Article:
Rafa Benitez wanted to stay at Newcastle United for a decade – then this happened
What was Rafa Benitez doing?
Earlier this month, Benitez visited Newcastle United's training ground.
Ordinarily, this wouldn’t be a story. After all, it was – and is until June 30 – Benitez’s place of work. But it made the headlines.
Newcastle United next manager LIVE: Bin Zayed Group takeover update as new boss transfer restrictions 'revealed'; FOUR new names in the frame
That’s because these aren’t ordinary times at St James’s Park. It’s been an extraordinary 24 hours at the club, though yesterday’s revelation that Benitez would not be staying beyond the June 30 expiry of his contract wasn’t a surprise. It had been coming.
It’s doubtful that Benitez will be back at United’s training ground before the end of the month.
The 59-year-old visited on June 10. Interestingly, and probably not coincidentally, a TV crew was there to record his arrival at the club’s Benton HQ. Benitez spoke to staff and moved some boxes before leaving.
Benitez’s appearance at the training ground had raised hopes that he was about to re-commit to the club, though some fans suggested that he was clearing the desk in his office, which looks on to the pitches.
We’ll probably never know what he was doing – and whether the visit was just for show – but, by then, the odds on Benitez signing a new contract had seemingly lengthened.
Benitez, offered a one-year deal, had wanted a quick resolution to his contract situation, yet nothing much had happened in four weeks.
Exactly a month earlier, Benitez, craving more ambition and more autonomy, had delivered his final pre-match press conference in the cramped media room at the training ground.
Just as he had done so many times before, he walked through the indoor pitch, sat down with a smile and took questions, in turn, from TV, radio and print journalists.
That day, he was asked about a proposed end-of-season meeting with Mike Ashley, the club’s owner.
“I’m going to the meeting in a positive way, because we have the potential and we can do a lot of things better,” said Benitez. “If we do that, we’ll have more chances to be closer to the top 10. Do I think we can change everything in one window and be in the top six? No. Can we get closer? Yes. We can head in the right direction.”
It was Benitez’s way of saying he was willing to compromise. For all his misgivings about the way the club was run, he wanted to stay. That was his preference. And this was the project he wanted.
The relationship between Benitez and Ashley had been strained since the summer of 2017. The previous year, Benitez had delivered a profit on player trading of more than £30million – and rebuilt the squad he inherited from Steve McClaren. Benitez expected to see the £30million that summer – but that never happened. Instead the club had a net spend of just over £20million.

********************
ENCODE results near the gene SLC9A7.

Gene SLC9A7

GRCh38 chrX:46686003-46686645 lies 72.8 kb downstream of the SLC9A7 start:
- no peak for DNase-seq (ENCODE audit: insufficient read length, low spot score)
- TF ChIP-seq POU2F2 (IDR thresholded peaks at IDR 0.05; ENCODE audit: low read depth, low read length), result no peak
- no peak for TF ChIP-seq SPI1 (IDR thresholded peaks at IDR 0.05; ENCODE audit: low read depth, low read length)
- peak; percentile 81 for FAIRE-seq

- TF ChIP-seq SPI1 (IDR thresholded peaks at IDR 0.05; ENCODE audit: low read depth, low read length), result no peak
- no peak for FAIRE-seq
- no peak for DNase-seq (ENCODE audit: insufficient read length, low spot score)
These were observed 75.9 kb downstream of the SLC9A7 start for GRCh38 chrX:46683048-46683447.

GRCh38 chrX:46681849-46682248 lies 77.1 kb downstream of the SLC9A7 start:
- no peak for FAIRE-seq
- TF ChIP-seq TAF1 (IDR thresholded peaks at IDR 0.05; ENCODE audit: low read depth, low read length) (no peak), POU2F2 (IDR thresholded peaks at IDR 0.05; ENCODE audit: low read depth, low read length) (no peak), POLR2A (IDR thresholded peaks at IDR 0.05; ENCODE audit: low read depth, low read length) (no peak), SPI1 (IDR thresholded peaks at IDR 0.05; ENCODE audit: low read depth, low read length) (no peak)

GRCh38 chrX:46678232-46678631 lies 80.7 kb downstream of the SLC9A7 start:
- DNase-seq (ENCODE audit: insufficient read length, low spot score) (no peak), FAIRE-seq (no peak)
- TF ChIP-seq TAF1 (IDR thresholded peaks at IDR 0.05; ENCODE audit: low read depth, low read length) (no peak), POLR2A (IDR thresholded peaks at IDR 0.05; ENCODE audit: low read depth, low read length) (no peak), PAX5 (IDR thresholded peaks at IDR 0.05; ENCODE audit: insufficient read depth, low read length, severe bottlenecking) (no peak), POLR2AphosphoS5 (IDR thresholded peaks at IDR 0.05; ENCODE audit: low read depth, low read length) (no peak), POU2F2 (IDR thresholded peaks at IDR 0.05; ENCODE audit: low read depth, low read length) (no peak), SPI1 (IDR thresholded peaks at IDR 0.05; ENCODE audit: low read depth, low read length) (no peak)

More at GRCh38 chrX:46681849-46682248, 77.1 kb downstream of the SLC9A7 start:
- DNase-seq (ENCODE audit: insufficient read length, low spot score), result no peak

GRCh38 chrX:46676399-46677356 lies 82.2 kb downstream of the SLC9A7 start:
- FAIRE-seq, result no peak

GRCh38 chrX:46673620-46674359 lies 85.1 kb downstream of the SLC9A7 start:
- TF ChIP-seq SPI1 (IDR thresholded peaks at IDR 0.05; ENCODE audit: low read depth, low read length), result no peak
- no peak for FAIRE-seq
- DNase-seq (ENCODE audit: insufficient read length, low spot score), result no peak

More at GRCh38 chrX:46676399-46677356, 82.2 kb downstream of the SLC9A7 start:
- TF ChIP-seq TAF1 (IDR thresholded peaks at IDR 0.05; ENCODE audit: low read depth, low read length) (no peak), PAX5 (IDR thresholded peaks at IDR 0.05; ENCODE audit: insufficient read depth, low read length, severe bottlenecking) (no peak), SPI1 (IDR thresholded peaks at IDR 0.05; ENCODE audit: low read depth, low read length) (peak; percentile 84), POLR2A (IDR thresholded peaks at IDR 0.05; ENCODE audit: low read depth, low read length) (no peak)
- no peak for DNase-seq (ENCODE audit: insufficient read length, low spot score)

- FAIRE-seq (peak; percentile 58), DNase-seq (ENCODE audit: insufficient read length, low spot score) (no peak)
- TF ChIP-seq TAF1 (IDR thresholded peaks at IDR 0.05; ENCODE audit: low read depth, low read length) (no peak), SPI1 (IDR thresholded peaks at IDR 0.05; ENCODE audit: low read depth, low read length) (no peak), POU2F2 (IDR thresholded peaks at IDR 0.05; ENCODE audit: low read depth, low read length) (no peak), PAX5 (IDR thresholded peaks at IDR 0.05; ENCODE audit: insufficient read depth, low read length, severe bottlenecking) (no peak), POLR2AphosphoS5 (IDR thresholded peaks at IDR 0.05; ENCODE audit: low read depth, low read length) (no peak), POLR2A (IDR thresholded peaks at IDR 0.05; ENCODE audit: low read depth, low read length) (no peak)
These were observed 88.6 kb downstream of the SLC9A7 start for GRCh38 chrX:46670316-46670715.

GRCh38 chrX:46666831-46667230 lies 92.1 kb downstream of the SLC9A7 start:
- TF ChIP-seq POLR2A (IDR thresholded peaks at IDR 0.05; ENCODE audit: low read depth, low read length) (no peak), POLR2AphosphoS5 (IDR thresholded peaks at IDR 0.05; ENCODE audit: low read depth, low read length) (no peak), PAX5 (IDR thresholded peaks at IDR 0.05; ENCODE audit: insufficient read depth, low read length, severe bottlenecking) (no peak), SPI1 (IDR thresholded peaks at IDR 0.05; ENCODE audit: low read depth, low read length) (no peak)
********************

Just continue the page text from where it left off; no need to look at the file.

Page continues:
That rankled with Benitez at the time, and it would continue to rankle. He trusted Ashley – who put the club up for sale later that year – less and less.
Then, the following January, there was the first stand-off over his contract, which, at the time, had 18 months left to run. Ashley wanted Benitez to sign a new deal before moving on his transfer targets. Benitez, however, wanted get players in first. Eventually, three players arrived on loan.
There was another impass last summer when Benitez, again, refused to sign a new deal.
Benitez was already simmering by the time the Foundation 1892 Cup, a tournament for North East schoolchildren, was played out on a warm day at the club’s Academy in July.
Asked about his contract, Benitez told the Gazette: “I said that we have to see how things are going on and then we can sit down later on and discuss about that. I would like to stay here five years, 10 years, if its possible, because I can see the potential, the fans, the city – everybody pushing in the same direction.
“But we have to do things like I imagine has to be done in a football club.”
That wasn’t the case. Benitez was forced to sell to buy – the club made a paper profit of more than £20million on transfers – and Benitez was asking himself if he could really work for Ashley for much longer.
Then came the January arrival of Miguel Almiron, which seemed to give Benitez – and the club’s fans – some hope that there could be a way forward while the club was still in Ashley’s hands. But more intrasigence from Ashley over transfers and investment this summer spelled the end for Benitez.
Benitez, wanted by Dalian Yifang, is expected to go to China – but not with United in pre-season.
Where Newcastle go from here is anyone’s guess, though there’s still hope on Tyneside that a takeover can be completed in the coming months. Ashley could yet be gone.
But the damage is done. Benitez is gone, and there’ll soon be a new manager in Benitez’s vacant office tasked with following in the footsteps of the most successful United manager since Robson.